We can go even further, we used to suggest leaving a PC on because, quite frankly, we hated to wait for load times. With the arrival on the SSD our system load times are now VERY low, well unless you have ton of startup software. My rigs in my home all boot in about 15 seconds. With a fast boot this means I can turn off the system when not using them for extended periods. For example when my wife leaves for work she turns off her PC and then back on when she is home. If I am leaving for the day, or heading to bed I turn off my PCs. Just turning off your PC reduces the power draw even further, not to zero as there is still a “vampire” draw, but down to around 5 watts or so of power.
So how about we big picture this, a high end, 5950X/6900XT system that is on 24/7, games 8 hours a day and the rest of the day is basically idle with all energy saving turned off is going to have about $30 a month in power usage. Now a 5600/6600 that is on only for gaming and idle maybe 4 hours but otherwise off will come in at about $14 per month. That’s per system BTW so if you have two or three systems in the house the savings can actually become meaningful pretty quickly.
There is of course one last area to mention but I will keep it simple, DO NOT OVERCLOCK. As a gamer overclocking gives little return for the effort and extra cost. Overclocking can have pretty dramatic effects on power consumption. Using tools like FSR or SAPPHIRE’s TriXX Boost you can actually get better performance gains with none of the hassle.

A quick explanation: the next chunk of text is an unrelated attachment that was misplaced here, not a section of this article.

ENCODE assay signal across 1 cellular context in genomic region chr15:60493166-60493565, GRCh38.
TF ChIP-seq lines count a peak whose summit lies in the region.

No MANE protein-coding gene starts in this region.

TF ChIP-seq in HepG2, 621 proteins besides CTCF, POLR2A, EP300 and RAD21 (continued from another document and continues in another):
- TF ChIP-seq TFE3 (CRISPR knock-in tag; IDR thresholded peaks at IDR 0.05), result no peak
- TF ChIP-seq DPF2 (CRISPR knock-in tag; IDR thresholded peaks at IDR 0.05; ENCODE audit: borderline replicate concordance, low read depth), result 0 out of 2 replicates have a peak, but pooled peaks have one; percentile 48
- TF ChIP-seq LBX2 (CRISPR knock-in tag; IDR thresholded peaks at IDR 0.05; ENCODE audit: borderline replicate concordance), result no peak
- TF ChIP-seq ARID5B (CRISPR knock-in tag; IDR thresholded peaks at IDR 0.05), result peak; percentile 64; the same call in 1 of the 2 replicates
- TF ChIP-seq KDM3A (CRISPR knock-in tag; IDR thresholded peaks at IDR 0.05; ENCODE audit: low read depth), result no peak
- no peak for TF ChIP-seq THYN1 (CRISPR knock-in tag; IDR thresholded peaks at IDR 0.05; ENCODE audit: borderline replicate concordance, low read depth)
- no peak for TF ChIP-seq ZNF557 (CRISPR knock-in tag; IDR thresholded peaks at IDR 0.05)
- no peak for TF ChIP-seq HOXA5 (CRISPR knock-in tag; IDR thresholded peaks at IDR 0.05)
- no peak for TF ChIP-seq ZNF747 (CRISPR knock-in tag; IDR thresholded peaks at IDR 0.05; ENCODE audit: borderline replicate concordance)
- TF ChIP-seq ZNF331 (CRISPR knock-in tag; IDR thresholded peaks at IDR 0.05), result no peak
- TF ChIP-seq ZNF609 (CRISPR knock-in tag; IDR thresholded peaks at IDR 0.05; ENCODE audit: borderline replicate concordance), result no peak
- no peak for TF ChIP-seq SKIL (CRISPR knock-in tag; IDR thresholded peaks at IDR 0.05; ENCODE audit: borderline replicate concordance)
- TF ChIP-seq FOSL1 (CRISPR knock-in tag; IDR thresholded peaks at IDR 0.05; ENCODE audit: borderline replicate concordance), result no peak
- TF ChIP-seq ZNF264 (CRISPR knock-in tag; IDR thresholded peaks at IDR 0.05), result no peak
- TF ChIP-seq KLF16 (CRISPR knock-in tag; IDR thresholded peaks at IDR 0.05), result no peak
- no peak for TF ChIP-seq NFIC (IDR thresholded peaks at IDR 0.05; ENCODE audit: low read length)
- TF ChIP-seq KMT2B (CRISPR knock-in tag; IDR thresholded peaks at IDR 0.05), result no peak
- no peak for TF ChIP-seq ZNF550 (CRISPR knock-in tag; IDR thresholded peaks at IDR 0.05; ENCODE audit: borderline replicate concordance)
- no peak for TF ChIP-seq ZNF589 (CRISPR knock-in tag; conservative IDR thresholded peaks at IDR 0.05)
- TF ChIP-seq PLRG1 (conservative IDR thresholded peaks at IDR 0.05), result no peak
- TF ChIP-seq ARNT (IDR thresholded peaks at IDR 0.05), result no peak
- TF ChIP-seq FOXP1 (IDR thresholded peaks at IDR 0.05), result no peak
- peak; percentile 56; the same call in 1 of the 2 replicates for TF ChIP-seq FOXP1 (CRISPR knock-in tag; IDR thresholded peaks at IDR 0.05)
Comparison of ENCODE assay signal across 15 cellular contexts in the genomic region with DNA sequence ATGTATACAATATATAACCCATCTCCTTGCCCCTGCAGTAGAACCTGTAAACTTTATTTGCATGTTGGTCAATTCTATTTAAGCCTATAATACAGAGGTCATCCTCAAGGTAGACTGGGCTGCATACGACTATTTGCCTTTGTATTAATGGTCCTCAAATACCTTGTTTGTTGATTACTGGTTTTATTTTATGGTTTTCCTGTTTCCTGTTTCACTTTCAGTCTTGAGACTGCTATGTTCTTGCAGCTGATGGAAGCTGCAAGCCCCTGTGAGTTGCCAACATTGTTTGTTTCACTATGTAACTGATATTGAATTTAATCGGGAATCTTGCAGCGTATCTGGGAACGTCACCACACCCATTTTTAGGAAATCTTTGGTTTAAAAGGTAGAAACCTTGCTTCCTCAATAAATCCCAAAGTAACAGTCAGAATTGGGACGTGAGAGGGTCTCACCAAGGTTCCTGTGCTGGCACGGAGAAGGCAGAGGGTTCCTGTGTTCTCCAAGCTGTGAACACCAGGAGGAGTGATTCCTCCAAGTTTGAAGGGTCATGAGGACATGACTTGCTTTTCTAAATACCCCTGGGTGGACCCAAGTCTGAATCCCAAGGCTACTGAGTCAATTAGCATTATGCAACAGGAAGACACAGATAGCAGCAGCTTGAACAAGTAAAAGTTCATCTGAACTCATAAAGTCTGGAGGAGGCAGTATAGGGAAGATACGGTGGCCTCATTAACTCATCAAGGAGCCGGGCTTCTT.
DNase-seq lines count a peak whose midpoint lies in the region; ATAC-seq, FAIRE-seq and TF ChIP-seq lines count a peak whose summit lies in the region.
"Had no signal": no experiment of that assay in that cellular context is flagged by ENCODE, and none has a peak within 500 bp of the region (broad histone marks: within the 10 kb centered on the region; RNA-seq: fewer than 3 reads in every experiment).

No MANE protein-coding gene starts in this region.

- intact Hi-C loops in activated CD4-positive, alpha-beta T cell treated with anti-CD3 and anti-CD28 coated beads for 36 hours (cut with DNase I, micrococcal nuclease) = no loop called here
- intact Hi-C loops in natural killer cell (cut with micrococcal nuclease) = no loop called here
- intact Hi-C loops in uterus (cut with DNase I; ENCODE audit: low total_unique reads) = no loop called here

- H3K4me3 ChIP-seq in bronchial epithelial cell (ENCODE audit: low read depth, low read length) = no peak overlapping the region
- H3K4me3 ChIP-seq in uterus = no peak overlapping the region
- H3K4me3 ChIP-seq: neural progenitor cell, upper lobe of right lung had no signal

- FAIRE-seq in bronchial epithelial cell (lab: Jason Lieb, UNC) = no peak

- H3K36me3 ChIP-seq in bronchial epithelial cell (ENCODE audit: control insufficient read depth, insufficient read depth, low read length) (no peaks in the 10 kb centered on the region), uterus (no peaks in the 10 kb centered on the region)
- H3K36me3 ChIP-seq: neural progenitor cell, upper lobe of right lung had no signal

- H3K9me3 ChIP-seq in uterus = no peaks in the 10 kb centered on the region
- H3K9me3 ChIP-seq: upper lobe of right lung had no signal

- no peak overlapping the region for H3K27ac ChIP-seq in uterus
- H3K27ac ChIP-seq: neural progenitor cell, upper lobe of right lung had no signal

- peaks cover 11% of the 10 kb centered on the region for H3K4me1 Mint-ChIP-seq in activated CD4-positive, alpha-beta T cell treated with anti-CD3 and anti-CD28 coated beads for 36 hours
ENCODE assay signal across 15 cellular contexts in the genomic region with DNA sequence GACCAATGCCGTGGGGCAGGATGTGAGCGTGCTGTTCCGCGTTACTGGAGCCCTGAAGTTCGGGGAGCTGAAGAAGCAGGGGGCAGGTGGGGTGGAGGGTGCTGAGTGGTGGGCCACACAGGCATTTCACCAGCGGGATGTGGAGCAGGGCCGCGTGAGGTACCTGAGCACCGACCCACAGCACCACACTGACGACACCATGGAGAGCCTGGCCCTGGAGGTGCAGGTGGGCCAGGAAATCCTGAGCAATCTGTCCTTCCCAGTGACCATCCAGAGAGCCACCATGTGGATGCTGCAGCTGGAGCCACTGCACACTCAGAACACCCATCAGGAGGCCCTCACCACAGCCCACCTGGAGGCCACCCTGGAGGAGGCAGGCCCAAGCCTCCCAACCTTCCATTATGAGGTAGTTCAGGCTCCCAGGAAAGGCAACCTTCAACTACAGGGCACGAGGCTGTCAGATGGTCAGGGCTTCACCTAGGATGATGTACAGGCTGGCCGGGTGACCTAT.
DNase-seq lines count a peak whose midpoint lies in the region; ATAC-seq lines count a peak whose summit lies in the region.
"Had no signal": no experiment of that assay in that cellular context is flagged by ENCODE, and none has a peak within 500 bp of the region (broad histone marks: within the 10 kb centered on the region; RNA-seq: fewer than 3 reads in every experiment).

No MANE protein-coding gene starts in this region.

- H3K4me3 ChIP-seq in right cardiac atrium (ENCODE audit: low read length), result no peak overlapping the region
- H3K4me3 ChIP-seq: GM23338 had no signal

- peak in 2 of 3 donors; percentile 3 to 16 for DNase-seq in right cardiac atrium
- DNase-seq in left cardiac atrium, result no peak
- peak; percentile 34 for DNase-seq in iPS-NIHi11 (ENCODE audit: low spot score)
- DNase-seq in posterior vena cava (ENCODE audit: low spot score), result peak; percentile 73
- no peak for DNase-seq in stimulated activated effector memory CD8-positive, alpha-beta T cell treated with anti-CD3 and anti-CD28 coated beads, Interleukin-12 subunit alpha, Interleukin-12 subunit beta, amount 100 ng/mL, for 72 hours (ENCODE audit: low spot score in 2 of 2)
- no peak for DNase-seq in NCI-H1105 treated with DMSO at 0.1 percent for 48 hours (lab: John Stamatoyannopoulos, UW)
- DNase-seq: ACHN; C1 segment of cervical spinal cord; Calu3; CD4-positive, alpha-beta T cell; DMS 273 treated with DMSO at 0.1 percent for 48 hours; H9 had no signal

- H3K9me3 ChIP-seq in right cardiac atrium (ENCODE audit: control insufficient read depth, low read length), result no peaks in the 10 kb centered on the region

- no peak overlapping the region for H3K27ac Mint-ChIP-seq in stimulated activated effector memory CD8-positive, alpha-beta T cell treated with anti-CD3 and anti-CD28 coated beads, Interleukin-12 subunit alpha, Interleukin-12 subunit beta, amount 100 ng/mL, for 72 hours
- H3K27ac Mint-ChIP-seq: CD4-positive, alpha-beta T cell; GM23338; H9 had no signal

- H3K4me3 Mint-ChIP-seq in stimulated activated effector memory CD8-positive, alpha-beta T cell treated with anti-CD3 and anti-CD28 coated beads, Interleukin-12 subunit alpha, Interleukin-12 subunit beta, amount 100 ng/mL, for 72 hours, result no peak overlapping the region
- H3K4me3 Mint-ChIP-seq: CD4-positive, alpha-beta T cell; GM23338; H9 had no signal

Let me make clear, I am not saying what I have written about here is absolute or something everyone needs to do. I am writing this to create a conversation. A discussion about how can we, as gamers be a little more power friendly.
Let me break this down to some quick tips.
- Build your system toward your needs
- Use lower power hardware and do not worry about trying to push the high end.
- Do not Overclock
- Turn off your system when not at the PC for extended times
The savings might not be dramatic but if we all do our own little bit, those add up to a much larger whole. Wouldn’t be cool if after we saw mining using so much power, we could see gamers coming together and show massive savings?
The articles content, opinions, beliefs and viewpoints expressed in SAPPHIRE NATION are the authors’ own and do not necessarily represent official policy or position of SAPPHIRE Technology.